Contracts Part III: The Role of Legalese in Contract Drafting
small business contract components

Legalese contract language can be off-putting but it serves to crystallize its contents.

 

Editor’s note: This is part three of the contract series Here are part 1 Small Business Contracts Part I: A Different Perspective and part 2 Contracts Part II: Laying the Groundwork respectively.

Every person who has been required to review a draft contract is immediately confronted with having to construe legal mumbo jumbo, complete with “therefors” (to be distinguished from the more common “therefore”) and “whereases”, “theretoes” and sometimes rather lengthy passages of gobbledygook. 

For the many of us who advocate that contract language should be clear and concise, there is an ongoing battle against archaic language that creeps in, but why is it still around?

Here are four key components of a contract:

1. Formality Has its Psychological Uses

It should be an interesting fact to readers that engaging with legal matters implicates a level of formality that does not exist in most other areas of public or private life.

 In a court of law, judges wear robes and are addressed—Your Honor.  Lawyers are expected to dress formally; when the judge walks in, the gallery stands.

The trappings of formality may seem out of place in a culture suffused with informality but in a land governed by laws, legal matters command weighty consideration.

Legal formalities also carry with them a certain element of intimidation.

Persons likely to embellish or even lie about their narration of events are much more likely to convey a narrative that is more spare and truthful in a legal proceeding where the formality is intended to impress upon participants the consequences of violating a sworn oath.

In defense of formality in legal writing, the same can be said for commencing a contract with recitals such as “Whereas, Mr. Smith owns a pair of pliers, etc.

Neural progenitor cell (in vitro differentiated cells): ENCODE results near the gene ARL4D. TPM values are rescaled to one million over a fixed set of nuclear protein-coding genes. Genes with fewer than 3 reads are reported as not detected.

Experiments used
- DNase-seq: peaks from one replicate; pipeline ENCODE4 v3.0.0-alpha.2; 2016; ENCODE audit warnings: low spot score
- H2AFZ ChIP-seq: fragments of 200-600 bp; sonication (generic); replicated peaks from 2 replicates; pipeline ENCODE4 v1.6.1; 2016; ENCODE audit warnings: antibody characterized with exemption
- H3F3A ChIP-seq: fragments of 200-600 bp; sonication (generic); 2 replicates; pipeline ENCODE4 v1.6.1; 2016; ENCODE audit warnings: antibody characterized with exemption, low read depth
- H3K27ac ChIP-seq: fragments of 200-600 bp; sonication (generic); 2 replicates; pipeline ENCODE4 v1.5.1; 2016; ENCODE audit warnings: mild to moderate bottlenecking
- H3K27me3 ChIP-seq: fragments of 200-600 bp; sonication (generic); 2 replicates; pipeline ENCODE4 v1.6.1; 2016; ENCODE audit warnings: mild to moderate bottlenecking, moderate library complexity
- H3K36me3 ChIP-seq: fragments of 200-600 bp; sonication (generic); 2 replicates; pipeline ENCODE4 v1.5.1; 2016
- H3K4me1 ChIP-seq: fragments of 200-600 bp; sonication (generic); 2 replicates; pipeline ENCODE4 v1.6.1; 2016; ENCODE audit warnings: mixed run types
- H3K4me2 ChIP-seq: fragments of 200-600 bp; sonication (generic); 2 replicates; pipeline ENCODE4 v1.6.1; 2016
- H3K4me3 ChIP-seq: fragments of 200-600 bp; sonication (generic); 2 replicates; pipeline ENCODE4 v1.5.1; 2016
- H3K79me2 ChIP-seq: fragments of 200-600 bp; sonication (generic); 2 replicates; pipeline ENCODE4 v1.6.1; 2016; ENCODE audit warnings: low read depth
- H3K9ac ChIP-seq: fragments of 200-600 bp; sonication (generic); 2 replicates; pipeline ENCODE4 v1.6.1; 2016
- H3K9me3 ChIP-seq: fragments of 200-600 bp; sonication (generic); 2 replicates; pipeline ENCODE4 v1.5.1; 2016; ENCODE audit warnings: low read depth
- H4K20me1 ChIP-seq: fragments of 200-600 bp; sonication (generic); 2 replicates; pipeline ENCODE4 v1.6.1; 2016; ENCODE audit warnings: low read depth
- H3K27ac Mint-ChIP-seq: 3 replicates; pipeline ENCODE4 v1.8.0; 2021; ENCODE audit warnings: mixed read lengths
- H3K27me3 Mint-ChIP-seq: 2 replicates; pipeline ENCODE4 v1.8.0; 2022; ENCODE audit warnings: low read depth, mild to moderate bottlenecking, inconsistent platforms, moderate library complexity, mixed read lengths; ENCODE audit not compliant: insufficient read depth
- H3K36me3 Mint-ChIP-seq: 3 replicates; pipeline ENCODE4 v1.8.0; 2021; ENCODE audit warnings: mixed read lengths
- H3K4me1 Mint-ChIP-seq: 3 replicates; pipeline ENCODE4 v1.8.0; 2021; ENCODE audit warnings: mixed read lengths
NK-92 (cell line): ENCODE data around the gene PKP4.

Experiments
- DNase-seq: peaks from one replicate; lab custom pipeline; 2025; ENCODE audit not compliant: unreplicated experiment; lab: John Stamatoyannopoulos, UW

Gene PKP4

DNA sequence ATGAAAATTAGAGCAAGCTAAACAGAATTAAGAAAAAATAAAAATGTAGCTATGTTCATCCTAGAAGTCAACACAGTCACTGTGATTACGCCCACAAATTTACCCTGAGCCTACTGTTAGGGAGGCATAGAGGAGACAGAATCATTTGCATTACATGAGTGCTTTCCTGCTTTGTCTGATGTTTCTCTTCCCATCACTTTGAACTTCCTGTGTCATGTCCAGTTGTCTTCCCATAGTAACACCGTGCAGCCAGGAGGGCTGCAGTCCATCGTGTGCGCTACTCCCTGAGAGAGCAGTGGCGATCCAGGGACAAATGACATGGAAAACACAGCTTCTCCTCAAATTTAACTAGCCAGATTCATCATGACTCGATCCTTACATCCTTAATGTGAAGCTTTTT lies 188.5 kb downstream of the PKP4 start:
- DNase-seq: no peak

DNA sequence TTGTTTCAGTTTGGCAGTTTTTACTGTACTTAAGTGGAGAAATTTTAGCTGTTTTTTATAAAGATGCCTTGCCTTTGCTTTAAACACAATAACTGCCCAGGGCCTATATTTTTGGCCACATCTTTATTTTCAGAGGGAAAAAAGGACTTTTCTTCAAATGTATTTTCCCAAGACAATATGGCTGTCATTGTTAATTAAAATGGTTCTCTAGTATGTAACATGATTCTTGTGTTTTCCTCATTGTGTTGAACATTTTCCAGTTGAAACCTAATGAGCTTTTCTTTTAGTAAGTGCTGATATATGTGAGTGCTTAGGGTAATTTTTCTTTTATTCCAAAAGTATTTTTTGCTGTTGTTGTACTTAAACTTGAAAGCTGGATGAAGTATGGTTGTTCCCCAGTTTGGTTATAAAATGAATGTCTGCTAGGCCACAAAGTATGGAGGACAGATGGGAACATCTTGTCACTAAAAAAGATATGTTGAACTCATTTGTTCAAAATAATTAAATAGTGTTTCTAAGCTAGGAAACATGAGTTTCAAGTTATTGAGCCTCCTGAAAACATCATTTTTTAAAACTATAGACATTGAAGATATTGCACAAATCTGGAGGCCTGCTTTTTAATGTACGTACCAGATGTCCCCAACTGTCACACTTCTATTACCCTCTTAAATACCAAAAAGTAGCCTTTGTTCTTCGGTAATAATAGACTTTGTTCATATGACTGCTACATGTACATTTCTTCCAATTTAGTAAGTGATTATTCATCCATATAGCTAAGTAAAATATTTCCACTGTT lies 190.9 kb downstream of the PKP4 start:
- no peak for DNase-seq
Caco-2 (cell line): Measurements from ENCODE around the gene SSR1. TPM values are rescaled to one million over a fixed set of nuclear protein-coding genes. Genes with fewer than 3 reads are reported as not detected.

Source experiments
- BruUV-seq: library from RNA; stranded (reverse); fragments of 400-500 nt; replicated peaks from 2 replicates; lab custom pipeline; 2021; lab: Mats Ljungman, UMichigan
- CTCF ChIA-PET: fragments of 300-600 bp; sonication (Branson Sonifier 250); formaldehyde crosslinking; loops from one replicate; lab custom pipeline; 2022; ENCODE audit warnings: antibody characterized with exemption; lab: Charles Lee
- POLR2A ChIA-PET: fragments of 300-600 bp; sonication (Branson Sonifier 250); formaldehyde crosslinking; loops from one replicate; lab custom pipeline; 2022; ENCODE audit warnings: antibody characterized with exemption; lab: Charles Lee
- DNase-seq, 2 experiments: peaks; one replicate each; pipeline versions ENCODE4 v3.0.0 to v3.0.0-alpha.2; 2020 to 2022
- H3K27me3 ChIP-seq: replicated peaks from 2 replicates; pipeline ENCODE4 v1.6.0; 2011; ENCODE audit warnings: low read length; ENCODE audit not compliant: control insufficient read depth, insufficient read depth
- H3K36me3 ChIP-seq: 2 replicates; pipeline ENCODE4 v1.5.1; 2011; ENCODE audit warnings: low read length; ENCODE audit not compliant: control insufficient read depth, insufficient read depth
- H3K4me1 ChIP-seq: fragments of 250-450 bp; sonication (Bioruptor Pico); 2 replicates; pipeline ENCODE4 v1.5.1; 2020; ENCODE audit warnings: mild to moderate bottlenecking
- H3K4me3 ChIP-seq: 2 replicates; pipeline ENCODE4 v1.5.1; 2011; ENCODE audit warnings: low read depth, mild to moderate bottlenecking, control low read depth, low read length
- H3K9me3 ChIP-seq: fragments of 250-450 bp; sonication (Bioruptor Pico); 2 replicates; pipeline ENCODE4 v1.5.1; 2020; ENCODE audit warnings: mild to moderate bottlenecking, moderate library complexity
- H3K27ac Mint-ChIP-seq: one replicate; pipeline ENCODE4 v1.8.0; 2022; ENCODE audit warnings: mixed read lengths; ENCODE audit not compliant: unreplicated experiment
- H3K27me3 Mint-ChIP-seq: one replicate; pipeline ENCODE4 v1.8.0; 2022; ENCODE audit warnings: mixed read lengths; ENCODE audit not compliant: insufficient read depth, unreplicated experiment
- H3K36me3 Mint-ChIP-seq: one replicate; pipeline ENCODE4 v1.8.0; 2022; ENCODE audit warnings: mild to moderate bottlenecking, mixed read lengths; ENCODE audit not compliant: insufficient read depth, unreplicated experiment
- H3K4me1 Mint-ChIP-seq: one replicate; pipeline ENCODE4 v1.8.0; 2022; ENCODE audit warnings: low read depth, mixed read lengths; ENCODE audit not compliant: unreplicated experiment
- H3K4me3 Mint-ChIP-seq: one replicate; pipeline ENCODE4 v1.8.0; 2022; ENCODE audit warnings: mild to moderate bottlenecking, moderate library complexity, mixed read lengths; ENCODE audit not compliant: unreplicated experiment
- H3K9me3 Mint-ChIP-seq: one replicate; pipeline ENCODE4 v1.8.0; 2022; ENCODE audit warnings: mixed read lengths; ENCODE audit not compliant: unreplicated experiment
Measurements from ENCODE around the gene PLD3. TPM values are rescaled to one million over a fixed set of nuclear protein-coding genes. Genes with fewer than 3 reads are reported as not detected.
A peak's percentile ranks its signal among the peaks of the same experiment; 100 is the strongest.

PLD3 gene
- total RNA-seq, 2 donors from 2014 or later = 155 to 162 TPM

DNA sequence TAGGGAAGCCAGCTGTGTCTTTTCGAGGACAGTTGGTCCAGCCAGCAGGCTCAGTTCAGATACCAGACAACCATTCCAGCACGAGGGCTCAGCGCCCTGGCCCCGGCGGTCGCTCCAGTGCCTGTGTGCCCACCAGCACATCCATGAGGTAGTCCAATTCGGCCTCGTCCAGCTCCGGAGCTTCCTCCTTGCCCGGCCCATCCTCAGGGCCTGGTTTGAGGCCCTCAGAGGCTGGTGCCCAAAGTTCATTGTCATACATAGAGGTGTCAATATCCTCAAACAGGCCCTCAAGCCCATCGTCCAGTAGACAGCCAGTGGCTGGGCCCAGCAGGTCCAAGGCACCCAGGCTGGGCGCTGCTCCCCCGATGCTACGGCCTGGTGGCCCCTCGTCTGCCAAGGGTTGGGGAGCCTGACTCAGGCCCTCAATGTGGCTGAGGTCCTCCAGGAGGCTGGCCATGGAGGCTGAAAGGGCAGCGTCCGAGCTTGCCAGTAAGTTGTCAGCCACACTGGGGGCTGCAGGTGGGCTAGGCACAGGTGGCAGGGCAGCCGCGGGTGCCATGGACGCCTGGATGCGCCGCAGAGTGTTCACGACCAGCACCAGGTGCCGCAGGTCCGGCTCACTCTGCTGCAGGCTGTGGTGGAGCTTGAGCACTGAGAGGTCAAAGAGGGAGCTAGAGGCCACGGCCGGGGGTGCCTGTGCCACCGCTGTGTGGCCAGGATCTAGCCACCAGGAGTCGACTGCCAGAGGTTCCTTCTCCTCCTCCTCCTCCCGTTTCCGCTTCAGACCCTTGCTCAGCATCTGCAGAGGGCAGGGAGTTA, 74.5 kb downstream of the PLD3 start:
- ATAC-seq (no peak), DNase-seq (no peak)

The idea is to impress upon signatories that they are entering into a legally binding relationship in which society, itself, holds an important interest. In other words, the subtext of formal language used in contact drafting is “Watch out”; you are doing something very serious here, so pay attention.”

2. Sometimes Legalese is More Precise

One of the problems besetting everyday language is that it has become increasingly imprecise.

By its very nature drafting legal documents is an exercise in precision, the idea being that it must always remain clear to the reader what the writer is referring to. 

For example, it is common to see such phrases as “as defined in Section 2, hereof” or “the documents submitted along with the accompanying petition and exhibits attached thereto.”

The point of this archaic phraseology is to define a reference, i.e. instead of having to clarify that “it is section 2 of this contract” one uses section 2 hereof (meaning, “of this contract”).

Similarly, “thereto” informs the reader that the exhibits are attached to the petition—not to the contract.

The “therefor” in legalese does not mean “therefore” as in the consequences of an action but “for that thing or action,” i.e. 

In exchange for painting Bill’s House the painter received $20.00 “therefor”, instead of the longer construction, i.e. $20 for painting the house”.

Next- #3 Familiarity May Breed Contempt and #4 Clarity

RELATED POSTS

Data Privacy Rights: An Evolving Area That Cannot Be Ignored

Data Privacy Rights: An Evolving Area That Cannot Be Ignored

When it comes to small business customer data, be aware of privacy policies Rinaldo Sells His Own Fashion Line Over the Internet Rinaldo sells his own fashion line over the internet. His company, Best Fashion, has grown over the years to generate close to $10 million...

Attorney-Client Privilege Part III: Protecting Your Legal Advice

Attorney-Client Privilege Part III: Protecting Your Legal Advice

How to Protect Against the Disclosure of Legal Advice in a Corporate Setting: The Bane of Mixed Message Communications In this  article, I will focus on the problem posed by mixed message communications. These are communications that include both legal and business...

Understanding the Attorney-Client Privilege [Part 2]

Understanding the Attorney-Client Privilege [Part 2]

Does the Attorney -Client Privilege Cover Communications between Company Counsel and the Company’s Employees? In our last article, Jose was puzzling out a litigation that had been initiated against his company by a former employee. We discussed whether or not certain...

Polls

Sign Up for the Latin Biz Today Newsletter

Video Gallery

PR Newswire

Money

Talent/HR

Legal

Marketing

Strategy

Another Latina Small Business Recipe for Success

Another Latina Small Business Recipe for Success

Lilia Rojas Latina entrepreneur and owner of La Flor de Jalisco bakery has achieved success   Lilia Rojas takes an almost literal approach to running her business: the positive meaning of having her cake and eating it to. Perhaps that’s why her 14-year-old...

Fashion

Food

Music

Sports

Innovation

Work, Life & Culture

Culture

Health & Fitness

Travel & Destinations

Personal Blogs

Pin It on Pinterest